They’re small amounts, usually overlooked by most customers and, according to recent Federal Communications Commission estimates, affect 15 million to 20 million American households.

We’re talking about mystery fees on your phone bills, and chances are you’ve paid them at some point. They’re usually buried deep inside phone bills, generally appearing under generic descriptions — minute use fee, activation, member fee, voice mail or Web hosting.

During Senate hearings on the topic, Sen. Jay Rockefeller, D-W.Va., referred to a one-year study by the Commerce, Science and Transportation Committee which shows about $2 billion a year in “mystery fees” appearing on Americans’ landline phone bills (a problem known as cramming).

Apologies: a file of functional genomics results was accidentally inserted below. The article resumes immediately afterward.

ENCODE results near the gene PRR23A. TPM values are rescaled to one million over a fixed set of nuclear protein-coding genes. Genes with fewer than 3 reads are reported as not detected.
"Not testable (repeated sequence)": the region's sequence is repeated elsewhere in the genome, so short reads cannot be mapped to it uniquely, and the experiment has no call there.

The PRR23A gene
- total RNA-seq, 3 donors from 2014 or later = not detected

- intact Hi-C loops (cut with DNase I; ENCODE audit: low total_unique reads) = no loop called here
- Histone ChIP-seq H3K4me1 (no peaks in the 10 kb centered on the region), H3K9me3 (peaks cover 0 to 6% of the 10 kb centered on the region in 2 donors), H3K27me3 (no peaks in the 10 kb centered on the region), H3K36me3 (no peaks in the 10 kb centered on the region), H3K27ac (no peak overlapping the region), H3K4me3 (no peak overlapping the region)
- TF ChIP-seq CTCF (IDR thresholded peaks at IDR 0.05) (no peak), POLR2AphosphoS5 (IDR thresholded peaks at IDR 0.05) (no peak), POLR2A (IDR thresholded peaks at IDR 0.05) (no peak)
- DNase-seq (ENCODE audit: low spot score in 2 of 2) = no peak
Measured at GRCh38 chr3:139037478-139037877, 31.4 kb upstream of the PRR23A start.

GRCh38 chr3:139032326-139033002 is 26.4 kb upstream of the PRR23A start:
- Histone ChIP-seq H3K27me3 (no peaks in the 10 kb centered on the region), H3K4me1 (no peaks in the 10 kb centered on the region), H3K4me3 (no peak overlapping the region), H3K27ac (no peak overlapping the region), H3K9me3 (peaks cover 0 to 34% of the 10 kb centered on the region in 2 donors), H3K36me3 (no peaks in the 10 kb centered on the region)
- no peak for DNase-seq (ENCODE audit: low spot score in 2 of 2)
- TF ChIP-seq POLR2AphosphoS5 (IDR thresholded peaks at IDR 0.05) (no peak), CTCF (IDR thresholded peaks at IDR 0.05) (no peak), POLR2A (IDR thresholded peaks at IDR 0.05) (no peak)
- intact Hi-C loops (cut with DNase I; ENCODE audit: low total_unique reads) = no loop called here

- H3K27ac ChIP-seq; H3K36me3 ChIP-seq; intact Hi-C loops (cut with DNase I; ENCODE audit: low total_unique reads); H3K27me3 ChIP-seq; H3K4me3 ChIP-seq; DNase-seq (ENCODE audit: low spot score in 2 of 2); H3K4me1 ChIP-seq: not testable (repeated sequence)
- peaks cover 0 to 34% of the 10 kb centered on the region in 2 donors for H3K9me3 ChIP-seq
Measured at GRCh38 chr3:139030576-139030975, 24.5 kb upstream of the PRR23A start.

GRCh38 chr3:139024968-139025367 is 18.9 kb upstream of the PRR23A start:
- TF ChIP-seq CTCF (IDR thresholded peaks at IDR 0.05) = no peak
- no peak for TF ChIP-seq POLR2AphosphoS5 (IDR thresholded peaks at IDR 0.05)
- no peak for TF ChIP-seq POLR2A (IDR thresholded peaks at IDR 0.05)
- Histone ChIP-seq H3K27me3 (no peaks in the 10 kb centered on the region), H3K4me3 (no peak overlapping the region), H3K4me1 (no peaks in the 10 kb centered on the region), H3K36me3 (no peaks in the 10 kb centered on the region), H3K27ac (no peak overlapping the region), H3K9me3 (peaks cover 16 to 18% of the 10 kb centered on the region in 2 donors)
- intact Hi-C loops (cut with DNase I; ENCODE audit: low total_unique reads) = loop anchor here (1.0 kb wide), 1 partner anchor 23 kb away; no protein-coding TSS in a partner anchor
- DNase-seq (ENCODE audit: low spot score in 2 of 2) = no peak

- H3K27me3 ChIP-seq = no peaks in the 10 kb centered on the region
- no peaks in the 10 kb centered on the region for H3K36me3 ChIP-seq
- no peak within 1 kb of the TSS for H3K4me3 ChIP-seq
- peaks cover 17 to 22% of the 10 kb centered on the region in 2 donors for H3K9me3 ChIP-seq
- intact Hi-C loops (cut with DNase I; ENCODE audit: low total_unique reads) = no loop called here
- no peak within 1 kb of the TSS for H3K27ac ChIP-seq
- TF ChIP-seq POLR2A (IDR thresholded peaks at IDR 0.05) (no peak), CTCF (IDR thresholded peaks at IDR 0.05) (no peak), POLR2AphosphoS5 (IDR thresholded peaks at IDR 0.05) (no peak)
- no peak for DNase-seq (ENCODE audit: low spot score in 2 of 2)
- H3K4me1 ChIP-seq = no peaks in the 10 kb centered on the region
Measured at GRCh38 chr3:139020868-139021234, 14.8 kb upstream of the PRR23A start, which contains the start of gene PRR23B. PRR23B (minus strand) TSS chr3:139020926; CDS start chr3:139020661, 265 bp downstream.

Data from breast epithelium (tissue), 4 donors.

Rockefeller asked an industry representative why major companies such as AT&T haven’t curtailed unauthorized third-party charges from going onto customers’ phone bills.

“It’s illegal, it’s wrong,” Rockefeller said. “Why haven’t you cleaned up your act?”

We agree, and wonder the same thing.

In the meantime, consider these suggestions from the FCC to protect yourself: Contact your phone company and opt out of third-party billing; know your phone bill so that you may recognize unusual charges; be careful when supplying your name, address and phone number for promotions, coupons and sweepstakes; read all forms and promotional materials before signing up for telephone or other services; don’t ignore small charges, which can add up to big amounts.

— Brattleboro (Vt.) Reformer, July 15

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